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Rail minister Jo Johnson quits over Brexit

Rail minister Jo Johnson has quit the government in protest at its handling of Brexit and called for a second referendum.

Mr Johnson, who is Boris Johnson’s brother, said the country was “barrelling towards an incoherent Brexit” with “no say” over rules governing the country’s economy.

It was “unacceptable and unsustainable” for the prime minister to be preparing for a Brexit deal that was vastly different to “what was promised in the referendum”, he said in a video posted online.

Ending his resignation message, the MP for Orpington called for a second referendum on the deal that Theresa May negotiates with Brussels.

“I think it is imperative that we go back to the people and check that they want to proceed on this extraordinary basis,” he said.

In an article accompanying his resignation, Mr Johnson said “potential chaos” awaited the country if the UK crashed out of the EU with no deal.

He highlighted plans to use various stretches of motorway in the South-east of England as lorry parks as evidence of disruption that people could face.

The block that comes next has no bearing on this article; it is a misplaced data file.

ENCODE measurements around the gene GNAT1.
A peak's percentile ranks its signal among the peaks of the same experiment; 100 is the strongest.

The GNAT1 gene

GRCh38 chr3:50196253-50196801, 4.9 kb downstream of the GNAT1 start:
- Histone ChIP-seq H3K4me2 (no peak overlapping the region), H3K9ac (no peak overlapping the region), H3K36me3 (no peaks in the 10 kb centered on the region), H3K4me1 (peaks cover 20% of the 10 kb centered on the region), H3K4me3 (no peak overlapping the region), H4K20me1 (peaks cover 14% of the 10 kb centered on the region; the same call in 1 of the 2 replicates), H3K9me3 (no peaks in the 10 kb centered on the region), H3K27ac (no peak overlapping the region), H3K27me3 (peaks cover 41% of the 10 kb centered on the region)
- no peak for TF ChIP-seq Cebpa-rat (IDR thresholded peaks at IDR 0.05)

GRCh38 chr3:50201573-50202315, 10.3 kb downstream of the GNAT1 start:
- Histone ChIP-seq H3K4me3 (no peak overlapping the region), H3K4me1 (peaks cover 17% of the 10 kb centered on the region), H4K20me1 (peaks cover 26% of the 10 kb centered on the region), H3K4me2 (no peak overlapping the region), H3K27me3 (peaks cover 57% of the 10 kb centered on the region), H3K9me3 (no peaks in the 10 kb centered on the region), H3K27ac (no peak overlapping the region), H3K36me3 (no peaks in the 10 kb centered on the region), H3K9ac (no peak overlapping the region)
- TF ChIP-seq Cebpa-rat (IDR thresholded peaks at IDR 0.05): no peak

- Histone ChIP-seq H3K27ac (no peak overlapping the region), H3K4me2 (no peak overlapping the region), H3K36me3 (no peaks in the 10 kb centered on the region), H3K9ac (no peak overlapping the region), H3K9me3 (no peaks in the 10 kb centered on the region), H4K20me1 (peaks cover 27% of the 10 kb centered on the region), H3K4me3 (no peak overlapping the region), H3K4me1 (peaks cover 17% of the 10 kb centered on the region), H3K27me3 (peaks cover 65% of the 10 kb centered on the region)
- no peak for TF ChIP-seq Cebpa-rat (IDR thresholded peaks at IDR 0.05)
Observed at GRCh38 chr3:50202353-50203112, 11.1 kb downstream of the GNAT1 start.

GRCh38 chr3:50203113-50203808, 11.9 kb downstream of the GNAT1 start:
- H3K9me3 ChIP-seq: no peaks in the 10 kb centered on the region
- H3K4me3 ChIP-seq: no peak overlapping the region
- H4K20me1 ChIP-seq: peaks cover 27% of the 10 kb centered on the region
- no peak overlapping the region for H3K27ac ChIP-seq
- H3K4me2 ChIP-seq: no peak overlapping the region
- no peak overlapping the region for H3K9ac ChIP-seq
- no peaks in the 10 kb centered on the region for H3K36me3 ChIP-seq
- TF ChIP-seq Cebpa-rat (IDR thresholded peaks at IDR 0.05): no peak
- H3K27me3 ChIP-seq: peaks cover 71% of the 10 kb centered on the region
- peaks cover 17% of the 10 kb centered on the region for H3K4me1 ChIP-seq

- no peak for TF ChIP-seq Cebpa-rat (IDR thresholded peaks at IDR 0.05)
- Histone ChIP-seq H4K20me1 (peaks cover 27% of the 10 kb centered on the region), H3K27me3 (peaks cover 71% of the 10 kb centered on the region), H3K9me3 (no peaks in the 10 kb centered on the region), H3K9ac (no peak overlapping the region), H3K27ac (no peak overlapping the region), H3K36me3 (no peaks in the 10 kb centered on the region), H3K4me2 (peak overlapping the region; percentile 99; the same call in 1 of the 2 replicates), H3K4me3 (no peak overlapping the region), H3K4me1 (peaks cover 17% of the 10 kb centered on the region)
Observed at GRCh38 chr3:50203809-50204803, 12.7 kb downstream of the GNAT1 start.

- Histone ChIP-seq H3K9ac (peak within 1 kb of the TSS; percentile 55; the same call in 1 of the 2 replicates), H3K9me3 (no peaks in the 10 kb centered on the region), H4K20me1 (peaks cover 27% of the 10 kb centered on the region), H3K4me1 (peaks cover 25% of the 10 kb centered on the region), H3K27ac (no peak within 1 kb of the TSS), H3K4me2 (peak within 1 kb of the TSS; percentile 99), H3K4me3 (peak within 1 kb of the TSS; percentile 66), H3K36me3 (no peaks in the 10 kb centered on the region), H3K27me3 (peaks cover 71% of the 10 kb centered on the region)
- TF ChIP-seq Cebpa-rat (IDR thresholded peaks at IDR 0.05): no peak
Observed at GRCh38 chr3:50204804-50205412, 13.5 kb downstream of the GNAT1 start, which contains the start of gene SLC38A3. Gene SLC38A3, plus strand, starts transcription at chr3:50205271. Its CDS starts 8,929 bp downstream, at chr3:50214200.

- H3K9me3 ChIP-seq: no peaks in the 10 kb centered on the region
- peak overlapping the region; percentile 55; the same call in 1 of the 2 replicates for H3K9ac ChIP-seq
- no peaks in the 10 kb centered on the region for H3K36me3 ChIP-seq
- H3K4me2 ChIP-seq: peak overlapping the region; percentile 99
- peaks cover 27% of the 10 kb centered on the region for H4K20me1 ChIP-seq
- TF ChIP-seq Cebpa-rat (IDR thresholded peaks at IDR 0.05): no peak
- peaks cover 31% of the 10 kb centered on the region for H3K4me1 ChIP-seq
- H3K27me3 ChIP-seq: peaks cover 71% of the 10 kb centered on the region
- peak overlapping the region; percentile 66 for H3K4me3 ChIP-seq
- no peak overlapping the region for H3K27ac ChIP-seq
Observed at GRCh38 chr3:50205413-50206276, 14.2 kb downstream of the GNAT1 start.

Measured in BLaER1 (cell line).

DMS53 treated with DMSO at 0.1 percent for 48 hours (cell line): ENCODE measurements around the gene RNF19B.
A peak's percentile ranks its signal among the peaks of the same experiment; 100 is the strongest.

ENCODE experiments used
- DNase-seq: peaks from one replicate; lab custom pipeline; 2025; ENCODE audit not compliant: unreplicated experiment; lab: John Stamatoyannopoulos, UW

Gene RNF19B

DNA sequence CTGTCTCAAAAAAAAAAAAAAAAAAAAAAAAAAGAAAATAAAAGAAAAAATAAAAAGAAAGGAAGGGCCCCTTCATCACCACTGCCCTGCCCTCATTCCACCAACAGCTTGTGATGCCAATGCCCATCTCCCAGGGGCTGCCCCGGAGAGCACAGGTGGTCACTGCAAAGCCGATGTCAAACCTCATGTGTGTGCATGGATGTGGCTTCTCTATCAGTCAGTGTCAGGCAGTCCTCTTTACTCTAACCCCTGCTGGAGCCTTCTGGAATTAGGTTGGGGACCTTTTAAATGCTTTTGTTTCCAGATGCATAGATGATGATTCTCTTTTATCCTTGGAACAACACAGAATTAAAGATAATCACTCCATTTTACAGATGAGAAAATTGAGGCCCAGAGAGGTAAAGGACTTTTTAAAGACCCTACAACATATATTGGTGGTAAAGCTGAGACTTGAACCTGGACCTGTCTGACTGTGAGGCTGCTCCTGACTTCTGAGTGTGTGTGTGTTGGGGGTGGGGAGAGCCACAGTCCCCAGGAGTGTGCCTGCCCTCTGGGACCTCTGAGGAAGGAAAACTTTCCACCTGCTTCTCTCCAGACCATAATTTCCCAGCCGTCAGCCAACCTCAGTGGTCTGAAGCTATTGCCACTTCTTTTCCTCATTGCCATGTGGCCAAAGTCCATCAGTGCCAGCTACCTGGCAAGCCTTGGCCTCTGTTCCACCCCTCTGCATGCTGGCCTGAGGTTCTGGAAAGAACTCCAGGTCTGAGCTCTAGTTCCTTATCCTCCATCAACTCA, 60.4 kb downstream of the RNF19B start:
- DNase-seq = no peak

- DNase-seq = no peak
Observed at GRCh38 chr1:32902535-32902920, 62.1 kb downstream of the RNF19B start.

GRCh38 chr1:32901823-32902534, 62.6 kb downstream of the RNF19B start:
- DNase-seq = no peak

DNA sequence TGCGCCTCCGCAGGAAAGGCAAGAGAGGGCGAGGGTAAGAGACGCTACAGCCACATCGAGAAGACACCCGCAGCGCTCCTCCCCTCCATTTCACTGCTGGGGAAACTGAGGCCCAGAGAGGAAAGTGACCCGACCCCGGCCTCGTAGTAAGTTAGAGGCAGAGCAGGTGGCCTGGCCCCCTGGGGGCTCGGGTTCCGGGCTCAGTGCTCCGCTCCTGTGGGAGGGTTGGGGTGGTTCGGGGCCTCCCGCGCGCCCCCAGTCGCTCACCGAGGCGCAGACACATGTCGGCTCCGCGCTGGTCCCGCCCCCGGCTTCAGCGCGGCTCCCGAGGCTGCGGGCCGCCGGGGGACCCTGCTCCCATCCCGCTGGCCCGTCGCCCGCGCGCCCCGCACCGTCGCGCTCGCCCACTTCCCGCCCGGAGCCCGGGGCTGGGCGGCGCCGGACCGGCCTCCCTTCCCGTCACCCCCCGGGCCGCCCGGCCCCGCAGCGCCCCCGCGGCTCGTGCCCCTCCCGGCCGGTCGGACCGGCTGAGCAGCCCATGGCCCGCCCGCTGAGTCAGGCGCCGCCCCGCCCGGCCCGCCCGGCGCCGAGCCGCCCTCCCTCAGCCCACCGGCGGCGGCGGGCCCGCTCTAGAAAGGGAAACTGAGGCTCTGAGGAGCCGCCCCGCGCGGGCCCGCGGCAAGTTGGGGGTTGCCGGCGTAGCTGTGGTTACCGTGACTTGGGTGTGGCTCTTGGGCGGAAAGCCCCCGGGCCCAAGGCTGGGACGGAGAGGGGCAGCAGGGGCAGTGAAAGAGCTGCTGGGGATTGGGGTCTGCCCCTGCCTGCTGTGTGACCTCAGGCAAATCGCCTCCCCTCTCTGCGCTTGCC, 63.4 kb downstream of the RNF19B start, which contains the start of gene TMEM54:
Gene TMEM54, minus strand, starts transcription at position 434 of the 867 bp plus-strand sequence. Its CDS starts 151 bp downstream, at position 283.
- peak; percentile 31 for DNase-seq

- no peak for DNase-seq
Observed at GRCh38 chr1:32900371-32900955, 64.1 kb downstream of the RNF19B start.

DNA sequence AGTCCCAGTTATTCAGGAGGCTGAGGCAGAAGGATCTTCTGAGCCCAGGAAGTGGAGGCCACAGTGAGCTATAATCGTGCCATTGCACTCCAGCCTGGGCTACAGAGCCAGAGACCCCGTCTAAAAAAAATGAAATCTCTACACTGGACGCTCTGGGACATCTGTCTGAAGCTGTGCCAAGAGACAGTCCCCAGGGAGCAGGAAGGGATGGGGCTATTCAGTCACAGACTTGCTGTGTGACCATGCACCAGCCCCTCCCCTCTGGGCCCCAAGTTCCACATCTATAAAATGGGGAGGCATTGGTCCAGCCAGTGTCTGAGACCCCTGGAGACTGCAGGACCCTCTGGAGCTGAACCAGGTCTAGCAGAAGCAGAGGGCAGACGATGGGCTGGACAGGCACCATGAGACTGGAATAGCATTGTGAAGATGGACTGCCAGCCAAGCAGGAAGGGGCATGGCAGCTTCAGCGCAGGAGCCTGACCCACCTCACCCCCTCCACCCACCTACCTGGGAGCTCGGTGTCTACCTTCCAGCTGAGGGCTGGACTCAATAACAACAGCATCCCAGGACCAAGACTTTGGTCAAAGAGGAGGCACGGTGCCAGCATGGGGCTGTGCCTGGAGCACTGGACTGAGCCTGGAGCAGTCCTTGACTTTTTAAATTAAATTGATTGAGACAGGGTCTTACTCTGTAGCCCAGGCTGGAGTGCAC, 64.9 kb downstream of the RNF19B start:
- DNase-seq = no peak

Mr Johnson, who voted to remain, appealed to his brother Boris and other Leave supporters not to pursue a no-deal Brexit, saying it would “leave an indelible impression of incompetence in the minds of the public”.

Agreeing an “incoherent” deal with Brussels to avert a no-deal situation was not a good alternative though, he said, adding that the prime minister could not claim “honestly” that such a deal would be an improvement on the country’s current relationship with the EU.

Mr Johnson said he would rebel for the first time and vote against the prime minister’s Brexit deal.

He said: “I reject this false choice between the PM’s deal and ‘no deal’ chaos.”

Mr Johnson was appointed a minister of state for transport in January this year with responsibilty for rail including Northern Powerhouse Rail and Crossrail 2.

Last month he confirmed Crossrail would receive a £350m loan to complete works on the delayed underground line.

Readers' comments (1)

  • No great loss then. The majority voted for Brexit and installed those MPs negotiating the deal. So why a second referendum? Britain will look like a nation of idiots, which, apart from parliament, is not true.

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